Migration Pulse

London Enriched: The research behind the report

Ben Gidley writes about the underlying research which informed the Implementation Plan for London's refugee and migrant integration strategy. This post focuses on specific areas of ESOL, employment, community development, cohesion and communication. Ben offers a valuable insight into these areas of the report, which everyone working with migrants and refugees in London should read.
April 21, 2011
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Ben Gidley

Ben Gidley is a senior researcher at the Centre on Migration, Policy and Society (COMPAS). He is primarily working on projects around integration and cohesion. His research interests include the impact of new forms of diversity on local contexts in the UK; both new and old forms of intolerance and conviviality; and the politics of migrant citizenship and belonging, both today and historically.

As reported by MRN, the Greater London Authority (GLA) has this month published the Year 2 Implementation Plan for London Enriched, the Mayor’s refugee and migrant integration strategy. In Year 1, London Enriched focused on refugee integration. The Centre on Migration, Policy and Society (COMPAS) at Oxford University wrote the evidence base that informed the development of the Year 2 plan. At the end of our report, there was a “framework of interventions”, setting out some of the areas of possible action suggested by the evidence. Some of these areas have helped shape the GLA’s priorities for the coming year. There are eight major themes in the implementation plan, with a number of priorities and objectives set out under each. In this post, we will not look at all of these, but instead focus on a few areas which we think are particularly important.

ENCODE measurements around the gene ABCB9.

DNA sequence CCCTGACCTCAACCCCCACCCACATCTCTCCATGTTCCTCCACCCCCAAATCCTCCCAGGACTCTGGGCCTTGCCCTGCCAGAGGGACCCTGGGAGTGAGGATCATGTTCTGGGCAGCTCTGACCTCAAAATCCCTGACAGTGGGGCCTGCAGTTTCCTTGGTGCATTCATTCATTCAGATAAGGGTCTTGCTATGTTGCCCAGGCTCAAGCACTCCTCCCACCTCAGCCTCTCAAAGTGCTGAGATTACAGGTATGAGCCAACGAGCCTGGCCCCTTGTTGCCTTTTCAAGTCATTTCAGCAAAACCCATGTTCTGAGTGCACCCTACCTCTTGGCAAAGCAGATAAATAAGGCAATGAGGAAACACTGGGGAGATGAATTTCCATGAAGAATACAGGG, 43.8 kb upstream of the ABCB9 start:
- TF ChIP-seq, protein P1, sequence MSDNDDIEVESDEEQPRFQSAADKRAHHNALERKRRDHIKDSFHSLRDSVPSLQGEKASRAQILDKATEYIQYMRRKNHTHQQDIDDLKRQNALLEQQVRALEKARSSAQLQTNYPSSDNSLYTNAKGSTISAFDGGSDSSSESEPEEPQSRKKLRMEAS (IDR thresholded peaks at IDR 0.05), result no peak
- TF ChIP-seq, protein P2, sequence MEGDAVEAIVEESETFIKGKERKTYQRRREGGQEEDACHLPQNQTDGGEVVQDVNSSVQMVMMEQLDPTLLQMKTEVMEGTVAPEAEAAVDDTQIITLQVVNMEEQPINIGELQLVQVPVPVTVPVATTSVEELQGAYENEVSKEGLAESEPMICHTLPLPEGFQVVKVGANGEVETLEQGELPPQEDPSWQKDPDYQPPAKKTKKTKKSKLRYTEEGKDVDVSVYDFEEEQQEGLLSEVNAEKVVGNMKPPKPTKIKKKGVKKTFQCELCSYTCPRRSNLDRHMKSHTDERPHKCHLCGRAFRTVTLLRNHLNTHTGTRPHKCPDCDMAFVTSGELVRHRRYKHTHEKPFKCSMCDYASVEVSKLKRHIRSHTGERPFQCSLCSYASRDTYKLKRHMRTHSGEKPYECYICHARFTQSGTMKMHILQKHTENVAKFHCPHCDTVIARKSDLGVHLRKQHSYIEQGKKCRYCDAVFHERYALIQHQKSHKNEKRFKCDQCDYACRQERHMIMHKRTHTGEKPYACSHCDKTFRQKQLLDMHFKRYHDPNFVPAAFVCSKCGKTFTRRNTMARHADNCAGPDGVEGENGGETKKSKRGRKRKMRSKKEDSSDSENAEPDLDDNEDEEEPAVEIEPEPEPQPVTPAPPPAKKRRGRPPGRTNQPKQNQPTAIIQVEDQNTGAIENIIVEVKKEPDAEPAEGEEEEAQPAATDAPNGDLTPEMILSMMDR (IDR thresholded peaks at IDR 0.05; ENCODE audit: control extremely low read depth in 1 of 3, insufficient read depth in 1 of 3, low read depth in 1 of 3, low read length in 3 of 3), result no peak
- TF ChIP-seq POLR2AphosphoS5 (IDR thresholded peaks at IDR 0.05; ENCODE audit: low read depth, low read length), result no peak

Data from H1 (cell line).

English for speakers of other languages (ESOL)

The Mayor’s first core objective continues to be ESOL, and ensuring access to appropriate tuition for those who need it. The Mayor has long emphasised the importance of English for the full participation of migrants, and this is something both supported by many politicians and by the academic literature. The evidence is clear on the centrality of language to the possibility of integration in all spheres – but not on what sort of provision works best or represents good value for money. One element that stands out from research is the importance of access to classes in places and at times migrants can attend, particularly for those groups of migrants identified in the literature as most in need of provision: the overlapping categories of women, carers, low-paid workers and part-time workers, as well as pre-entry learners. Despite national policy insistence on migrants’ duty to learn English, there is an enormous shortfall of places, especially in the capital and contracting opportunities for migrants to access tuition.

Thus our report concluded that there is an urgency to the requirement for a better understanding of the supply and demand of ESOL in London – and, following from this, negotiating for appropriate resources to meet the capital’s need, from employers as well as from central government. The implementation plan recognises this, in setting out to continue advocating for ESOL as a priority for skills investment in London, in order to develop a “diverse ESOL offer... at the level, times and locations that meet the needs of refugees, women, pre-entry learners and low paid workers”.

London Enriched CoverEmployment